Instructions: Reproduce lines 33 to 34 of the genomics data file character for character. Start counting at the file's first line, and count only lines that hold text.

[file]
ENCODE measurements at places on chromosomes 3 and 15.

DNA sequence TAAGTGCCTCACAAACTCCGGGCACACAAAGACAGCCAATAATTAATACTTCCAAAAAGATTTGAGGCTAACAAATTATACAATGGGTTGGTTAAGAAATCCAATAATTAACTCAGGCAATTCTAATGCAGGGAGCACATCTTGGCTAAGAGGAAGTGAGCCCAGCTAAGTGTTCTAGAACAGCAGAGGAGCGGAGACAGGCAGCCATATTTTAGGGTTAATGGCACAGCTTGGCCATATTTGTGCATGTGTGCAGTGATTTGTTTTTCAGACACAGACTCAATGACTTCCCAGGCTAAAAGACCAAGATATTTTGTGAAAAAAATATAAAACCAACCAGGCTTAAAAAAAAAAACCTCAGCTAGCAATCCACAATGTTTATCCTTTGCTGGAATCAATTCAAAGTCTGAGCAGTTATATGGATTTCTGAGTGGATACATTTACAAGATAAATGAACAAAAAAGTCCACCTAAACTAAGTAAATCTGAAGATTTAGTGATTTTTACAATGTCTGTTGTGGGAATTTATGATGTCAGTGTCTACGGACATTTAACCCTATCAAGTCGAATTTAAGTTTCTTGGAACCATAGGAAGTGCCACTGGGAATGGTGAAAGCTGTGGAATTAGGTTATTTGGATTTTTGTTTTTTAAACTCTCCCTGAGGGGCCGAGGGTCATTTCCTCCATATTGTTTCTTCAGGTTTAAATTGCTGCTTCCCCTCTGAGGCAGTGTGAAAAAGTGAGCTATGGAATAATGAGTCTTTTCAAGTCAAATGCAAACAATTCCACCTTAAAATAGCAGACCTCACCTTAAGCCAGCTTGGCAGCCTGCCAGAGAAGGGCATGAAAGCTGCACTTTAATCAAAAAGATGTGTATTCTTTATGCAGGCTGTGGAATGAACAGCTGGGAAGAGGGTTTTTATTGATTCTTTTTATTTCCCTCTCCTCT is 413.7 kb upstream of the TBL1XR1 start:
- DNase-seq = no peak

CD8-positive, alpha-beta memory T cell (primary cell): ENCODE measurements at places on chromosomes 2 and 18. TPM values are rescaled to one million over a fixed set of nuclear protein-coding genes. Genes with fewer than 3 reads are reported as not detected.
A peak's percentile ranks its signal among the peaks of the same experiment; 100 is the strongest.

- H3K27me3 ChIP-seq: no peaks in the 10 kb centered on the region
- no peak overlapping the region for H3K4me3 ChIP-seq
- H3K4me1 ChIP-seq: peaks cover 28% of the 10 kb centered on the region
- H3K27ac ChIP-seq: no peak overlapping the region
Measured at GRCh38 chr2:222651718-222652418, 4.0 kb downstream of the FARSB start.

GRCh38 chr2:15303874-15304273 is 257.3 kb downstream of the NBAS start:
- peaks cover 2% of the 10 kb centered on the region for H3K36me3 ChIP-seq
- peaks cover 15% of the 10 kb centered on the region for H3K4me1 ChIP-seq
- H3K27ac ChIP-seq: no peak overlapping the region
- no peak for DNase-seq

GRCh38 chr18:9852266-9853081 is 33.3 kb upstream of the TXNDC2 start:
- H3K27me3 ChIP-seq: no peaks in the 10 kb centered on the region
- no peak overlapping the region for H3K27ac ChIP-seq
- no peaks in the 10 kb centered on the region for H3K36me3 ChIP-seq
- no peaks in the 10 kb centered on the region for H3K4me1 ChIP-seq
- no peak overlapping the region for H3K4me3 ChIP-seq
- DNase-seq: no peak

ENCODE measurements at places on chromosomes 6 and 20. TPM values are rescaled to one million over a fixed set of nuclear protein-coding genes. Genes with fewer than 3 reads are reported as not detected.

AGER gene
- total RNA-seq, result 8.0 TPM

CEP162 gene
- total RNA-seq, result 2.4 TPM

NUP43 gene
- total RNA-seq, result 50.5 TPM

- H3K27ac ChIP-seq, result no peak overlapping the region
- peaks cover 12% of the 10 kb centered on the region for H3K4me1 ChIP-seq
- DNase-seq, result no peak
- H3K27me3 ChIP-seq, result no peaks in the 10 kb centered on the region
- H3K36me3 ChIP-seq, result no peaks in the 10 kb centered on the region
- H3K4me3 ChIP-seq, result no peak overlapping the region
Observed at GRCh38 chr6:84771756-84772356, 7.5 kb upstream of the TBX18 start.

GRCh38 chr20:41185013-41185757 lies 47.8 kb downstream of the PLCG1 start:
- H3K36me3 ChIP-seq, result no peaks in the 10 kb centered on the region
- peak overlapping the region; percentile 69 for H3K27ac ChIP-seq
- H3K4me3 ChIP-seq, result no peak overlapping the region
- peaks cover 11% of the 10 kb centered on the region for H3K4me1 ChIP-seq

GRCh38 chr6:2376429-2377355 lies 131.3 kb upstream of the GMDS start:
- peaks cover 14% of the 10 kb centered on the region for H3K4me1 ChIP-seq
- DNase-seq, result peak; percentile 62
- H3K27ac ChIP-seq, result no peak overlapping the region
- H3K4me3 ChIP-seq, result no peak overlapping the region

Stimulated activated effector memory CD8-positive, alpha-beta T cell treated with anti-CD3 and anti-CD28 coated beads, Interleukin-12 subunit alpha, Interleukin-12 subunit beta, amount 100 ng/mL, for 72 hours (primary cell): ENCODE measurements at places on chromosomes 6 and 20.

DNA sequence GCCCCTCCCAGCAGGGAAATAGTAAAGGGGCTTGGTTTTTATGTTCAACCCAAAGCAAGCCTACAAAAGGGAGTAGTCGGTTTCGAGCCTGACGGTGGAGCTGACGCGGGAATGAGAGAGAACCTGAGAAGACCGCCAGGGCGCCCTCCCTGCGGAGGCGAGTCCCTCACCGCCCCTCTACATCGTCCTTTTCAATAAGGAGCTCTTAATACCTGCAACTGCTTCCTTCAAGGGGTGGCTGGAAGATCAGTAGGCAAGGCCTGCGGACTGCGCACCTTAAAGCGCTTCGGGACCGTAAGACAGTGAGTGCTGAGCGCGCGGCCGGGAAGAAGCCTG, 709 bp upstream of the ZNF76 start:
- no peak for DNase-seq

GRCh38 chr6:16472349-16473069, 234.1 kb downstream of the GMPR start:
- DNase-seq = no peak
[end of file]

- H3K27me3 ChIP-seq, result no peaks in the 10 kb centered on the region
- H3K36me3 ChIP-seq, result no peaks in the 10 kb centered on the region